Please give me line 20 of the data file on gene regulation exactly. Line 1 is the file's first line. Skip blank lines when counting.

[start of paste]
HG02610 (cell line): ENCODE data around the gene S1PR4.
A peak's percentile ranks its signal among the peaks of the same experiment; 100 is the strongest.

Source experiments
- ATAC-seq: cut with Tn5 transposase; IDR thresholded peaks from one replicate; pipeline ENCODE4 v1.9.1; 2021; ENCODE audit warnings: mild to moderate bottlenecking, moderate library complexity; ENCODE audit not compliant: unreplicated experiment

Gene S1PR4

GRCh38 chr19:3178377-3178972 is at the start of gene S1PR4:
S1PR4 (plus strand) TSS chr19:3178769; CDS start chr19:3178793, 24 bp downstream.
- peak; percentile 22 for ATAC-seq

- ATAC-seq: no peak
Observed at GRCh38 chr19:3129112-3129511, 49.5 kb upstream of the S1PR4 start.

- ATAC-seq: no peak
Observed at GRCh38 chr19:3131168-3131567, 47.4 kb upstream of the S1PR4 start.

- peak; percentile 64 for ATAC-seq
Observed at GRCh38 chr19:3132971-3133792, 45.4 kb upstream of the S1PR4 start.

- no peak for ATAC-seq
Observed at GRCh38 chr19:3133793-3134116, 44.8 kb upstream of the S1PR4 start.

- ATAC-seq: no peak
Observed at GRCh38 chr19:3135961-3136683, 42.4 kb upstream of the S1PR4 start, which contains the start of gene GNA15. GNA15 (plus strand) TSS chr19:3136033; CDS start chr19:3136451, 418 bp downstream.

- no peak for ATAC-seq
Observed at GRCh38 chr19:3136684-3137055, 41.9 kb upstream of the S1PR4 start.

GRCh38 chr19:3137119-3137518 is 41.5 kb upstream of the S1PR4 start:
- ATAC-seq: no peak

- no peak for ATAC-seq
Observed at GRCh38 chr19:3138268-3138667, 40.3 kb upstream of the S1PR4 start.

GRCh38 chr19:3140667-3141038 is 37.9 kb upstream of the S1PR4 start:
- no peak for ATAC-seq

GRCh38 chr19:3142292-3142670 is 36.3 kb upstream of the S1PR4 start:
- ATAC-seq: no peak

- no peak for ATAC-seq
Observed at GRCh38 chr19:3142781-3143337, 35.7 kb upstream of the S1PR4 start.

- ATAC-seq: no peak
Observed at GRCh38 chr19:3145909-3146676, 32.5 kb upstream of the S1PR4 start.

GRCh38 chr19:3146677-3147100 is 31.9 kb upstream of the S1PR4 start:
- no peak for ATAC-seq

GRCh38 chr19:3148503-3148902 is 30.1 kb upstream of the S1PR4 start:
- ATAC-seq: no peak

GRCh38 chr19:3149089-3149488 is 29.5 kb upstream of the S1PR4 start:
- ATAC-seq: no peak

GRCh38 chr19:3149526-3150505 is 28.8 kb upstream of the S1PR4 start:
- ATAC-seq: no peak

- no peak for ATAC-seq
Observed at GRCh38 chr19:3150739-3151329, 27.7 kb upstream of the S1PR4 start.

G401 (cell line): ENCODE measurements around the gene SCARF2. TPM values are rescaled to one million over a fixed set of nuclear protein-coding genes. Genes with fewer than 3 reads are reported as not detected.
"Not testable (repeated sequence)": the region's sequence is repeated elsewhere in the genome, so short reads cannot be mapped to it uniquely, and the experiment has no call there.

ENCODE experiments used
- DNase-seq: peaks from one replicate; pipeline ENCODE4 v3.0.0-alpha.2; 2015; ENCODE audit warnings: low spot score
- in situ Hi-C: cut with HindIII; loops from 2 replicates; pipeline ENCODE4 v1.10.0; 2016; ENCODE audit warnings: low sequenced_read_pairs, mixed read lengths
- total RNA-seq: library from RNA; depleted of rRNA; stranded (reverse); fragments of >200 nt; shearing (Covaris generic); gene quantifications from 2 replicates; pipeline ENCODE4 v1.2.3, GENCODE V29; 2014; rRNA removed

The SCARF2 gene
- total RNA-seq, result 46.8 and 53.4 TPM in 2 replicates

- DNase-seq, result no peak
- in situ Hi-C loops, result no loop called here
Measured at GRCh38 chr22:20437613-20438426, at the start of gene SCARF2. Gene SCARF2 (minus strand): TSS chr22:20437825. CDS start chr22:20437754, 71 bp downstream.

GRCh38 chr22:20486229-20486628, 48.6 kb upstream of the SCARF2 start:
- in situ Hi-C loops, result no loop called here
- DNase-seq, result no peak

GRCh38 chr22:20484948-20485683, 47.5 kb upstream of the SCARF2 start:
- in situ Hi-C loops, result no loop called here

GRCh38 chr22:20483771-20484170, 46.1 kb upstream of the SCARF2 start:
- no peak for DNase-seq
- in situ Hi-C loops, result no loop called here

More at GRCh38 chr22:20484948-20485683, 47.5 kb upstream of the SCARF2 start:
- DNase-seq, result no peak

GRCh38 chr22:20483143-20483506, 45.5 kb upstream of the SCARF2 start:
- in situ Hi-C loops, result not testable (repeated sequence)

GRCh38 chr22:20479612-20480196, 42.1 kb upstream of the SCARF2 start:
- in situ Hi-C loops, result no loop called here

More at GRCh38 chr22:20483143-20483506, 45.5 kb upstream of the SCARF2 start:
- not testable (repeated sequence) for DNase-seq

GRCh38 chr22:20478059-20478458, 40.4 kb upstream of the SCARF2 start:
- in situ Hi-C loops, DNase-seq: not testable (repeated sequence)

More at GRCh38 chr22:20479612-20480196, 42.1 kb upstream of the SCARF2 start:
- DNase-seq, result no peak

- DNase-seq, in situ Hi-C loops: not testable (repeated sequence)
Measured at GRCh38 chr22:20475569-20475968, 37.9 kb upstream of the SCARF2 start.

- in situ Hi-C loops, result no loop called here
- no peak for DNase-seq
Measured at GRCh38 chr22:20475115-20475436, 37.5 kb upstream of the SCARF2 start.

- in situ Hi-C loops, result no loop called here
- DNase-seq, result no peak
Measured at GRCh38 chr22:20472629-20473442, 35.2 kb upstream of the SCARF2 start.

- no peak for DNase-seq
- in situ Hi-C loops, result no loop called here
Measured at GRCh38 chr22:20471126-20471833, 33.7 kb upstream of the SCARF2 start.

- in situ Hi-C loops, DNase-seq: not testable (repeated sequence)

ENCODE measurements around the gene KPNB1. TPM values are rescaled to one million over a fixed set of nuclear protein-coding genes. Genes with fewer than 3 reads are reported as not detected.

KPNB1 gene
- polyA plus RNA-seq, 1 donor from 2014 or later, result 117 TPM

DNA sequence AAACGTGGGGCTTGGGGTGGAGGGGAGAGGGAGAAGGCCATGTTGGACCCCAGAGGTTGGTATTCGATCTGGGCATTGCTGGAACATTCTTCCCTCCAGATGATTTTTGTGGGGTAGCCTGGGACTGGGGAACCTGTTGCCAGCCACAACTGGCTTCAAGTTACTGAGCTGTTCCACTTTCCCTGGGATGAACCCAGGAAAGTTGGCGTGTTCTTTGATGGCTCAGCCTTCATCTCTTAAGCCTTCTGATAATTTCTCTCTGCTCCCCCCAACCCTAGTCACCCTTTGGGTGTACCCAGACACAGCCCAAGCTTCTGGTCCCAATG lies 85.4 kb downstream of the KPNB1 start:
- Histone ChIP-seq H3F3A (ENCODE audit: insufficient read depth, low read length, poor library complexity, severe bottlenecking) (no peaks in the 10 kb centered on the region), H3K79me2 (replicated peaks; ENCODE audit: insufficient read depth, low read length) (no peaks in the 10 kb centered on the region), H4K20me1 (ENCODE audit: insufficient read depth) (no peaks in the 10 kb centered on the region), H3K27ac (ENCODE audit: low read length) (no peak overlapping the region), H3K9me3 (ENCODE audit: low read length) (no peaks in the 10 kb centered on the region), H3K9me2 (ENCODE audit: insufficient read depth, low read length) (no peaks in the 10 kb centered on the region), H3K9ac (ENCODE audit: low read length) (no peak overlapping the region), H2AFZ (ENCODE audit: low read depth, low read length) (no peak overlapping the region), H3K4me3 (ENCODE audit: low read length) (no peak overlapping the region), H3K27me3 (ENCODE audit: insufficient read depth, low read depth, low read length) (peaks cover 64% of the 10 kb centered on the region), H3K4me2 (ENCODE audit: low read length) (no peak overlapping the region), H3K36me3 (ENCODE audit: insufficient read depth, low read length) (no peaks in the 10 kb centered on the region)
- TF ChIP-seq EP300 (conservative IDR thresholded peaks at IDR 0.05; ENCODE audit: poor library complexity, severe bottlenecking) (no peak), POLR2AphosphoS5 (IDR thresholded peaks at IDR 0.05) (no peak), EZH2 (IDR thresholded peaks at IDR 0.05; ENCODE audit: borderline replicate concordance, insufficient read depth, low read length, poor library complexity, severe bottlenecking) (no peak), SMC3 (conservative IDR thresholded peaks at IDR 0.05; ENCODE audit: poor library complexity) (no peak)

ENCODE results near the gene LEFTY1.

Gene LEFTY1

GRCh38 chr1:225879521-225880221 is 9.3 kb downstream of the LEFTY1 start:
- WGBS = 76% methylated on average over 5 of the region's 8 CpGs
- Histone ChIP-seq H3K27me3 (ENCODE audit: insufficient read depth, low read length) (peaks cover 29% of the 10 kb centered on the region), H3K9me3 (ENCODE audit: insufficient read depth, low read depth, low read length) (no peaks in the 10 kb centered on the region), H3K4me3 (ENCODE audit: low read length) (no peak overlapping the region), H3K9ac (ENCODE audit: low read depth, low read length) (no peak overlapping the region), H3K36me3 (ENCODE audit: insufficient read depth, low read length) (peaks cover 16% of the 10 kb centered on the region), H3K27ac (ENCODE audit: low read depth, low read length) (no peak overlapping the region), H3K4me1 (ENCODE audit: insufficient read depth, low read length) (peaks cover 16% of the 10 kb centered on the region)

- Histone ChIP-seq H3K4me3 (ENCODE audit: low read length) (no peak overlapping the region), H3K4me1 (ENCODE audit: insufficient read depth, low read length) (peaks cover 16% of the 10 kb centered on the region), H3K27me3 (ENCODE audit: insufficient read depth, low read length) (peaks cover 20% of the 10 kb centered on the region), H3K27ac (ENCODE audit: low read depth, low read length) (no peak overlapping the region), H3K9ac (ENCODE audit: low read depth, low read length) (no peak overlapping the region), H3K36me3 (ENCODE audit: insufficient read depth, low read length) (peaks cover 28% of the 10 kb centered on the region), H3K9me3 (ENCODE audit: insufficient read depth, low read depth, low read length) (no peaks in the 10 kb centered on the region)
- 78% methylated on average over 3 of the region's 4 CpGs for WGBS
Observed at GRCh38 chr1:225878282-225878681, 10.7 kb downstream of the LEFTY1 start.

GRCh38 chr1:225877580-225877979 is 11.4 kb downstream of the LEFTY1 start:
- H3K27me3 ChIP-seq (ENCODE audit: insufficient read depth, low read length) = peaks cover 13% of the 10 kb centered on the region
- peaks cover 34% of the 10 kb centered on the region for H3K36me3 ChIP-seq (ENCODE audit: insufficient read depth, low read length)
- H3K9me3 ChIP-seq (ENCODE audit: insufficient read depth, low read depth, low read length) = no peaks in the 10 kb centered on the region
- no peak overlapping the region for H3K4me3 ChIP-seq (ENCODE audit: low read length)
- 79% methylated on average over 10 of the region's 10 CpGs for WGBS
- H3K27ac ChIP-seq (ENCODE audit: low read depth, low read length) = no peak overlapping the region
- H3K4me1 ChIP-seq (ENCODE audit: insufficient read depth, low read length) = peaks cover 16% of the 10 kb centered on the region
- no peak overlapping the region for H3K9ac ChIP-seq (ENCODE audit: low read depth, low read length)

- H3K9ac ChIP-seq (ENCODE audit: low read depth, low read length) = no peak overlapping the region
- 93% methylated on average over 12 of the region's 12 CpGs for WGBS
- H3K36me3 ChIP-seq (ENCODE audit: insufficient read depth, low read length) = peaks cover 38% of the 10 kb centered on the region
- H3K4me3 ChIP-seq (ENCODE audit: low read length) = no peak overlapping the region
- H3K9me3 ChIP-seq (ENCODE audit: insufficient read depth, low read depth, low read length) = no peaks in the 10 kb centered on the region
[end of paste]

Observed at GRCh38 chr19:3136684-3137055, 41.9 kb upstream of the S1PR4 start.